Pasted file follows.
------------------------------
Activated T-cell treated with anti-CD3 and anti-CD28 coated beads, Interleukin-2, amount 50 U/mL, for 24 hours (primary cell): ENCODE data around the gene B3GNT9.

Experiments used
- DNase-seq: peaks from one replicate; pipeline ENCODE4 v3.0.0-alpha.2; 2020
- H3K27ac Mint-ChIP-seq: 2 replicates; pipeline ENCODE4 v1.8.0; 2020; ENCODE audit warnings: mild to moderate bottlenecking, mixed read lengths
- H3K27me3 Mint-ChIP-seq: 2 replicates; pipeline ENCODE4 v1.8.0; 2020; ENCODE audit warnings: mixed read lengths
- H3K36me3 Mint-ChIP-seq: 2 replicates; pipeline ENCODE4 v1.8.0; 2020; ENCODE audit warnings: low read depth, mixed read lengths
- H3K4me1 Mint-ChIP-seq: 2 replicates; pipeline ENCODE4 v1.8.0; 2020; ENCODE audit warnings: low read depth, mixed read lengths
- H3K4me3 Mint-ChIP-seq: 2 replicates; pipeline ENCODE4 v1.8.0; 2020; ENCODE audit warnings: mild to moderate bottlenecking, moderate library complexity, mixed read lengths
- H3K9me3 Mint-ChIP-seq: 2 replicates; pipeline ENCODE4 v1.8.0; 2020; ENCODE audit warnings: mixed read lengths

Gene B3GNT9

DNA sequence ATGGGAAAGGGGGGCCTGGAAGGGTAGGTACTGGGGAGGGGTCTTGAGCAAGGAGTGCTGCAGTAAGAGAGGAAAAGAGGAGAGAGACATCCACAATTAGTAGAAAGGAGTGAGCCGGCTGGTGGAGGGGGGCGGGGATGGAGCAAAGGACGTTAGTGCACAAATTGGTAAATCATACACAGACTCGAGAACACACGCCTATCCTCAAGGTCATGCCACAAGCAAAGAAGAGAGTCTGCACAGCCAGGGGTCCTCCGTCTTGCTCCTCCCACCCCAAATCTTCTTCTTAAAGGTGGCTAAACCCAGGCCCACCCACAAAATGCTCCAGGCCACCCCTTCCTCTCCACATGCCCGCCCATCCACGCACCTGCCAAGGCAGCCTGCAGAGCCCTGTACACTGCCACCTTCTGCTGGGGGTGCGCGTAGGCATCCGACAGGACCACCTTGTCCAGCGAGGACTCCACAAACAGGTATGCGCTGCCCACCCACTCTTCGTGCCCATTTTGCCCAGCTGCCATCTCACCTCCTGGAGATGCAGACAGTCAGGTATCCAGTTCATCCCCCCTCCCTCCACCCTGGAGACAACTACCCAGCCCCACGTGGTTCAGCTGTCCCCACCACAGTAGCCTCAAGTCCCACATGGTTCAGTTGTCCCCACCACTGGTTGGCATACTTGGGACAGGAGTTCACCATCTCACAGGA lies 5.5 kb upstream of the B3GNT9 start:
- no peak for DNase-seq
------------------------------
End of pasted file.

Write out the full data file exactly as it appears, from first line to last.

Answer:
Activated T-cell treated with anti-CD3 and anti-CD28 coated beads, Interleukin-2, amount 50 U/mL, for 24 hours (primary cell): ENCODE data around the gene B3GNT9.

Experiments used
- DNase-seq: peaks from one replicate; pipeline ENCODE4 v3.0.0-alpha.2; 2020
- H3K27ac Mint-ChIP-seq: 2 replicates; pipeline ENCODE4 v1.8.0; 2020; ENCODE audit warnings: mild to moderate bottlenecking, mixed read lengths
- H3K27me3 Mint-ChIP-seq: 2 replicates; pipeline ENCODE4 v1.8.0; 2020; ENCODE audit warnings: mixed read lengths
- H3K36me3 Mint-ChIP-seq: 2 replicates; pipeline ENCODE4 v1.8.0; 2020; ENCODE audit warnings: low read depth, mixed read lengths
- H3K4me1 Mint-ChIP-seq: 2 replicates; pipeline ENCODE4 v1.8.0; 2020; ENCODE audit warnings: low read depth, mixed read lengths
- H3K4me3 Mint-ChIP-seq: 2 replicates; pipeline ENCODE4 v1.8.0; 2020; ENCODE audit warnings: mild to moderate bottlenecking, moderate library complexity, mixed read lengths
- H3K9me3 Mint-ChIP-seq: 2 replicates; pipeline ENCODE4 v1.8.0; 2020; ENCODE audit warnings: mixed read lengths

Gene B3GNT9

DNA sequence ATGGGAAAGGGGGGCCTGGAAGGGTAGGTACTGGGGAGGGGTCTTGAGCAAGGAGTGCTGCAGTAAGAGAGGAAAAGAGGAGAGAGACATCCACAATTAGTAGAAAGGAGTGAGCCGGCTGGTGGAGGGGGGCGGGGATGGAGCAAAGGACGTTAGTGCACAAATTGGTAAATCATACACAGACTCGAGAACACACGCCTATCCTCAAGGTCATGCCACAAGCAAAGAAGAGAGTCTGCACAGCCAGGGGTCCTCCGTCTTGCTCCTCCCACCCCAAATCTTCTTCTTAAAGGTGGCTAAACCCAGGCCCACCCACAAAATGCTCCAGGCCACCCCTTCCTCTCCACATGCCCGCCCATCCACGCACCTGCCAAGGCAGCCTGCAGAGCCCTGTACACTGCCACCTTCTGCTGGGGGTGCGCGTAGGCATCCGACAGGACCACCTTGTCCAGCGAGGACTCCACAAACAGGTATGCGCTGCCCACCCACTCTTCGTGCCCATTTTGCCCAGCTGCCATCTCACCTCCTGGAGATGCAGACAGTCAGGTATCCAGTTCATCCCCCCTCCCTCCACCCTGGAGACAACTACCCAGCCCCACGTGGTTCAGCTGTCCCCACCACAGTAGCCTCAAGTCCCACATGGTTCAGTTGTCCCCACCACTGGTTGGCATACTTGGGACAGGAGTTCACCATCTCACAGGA lies 5.5 kb upstream of the B3GNT9 start:
- no peak for DNase-seq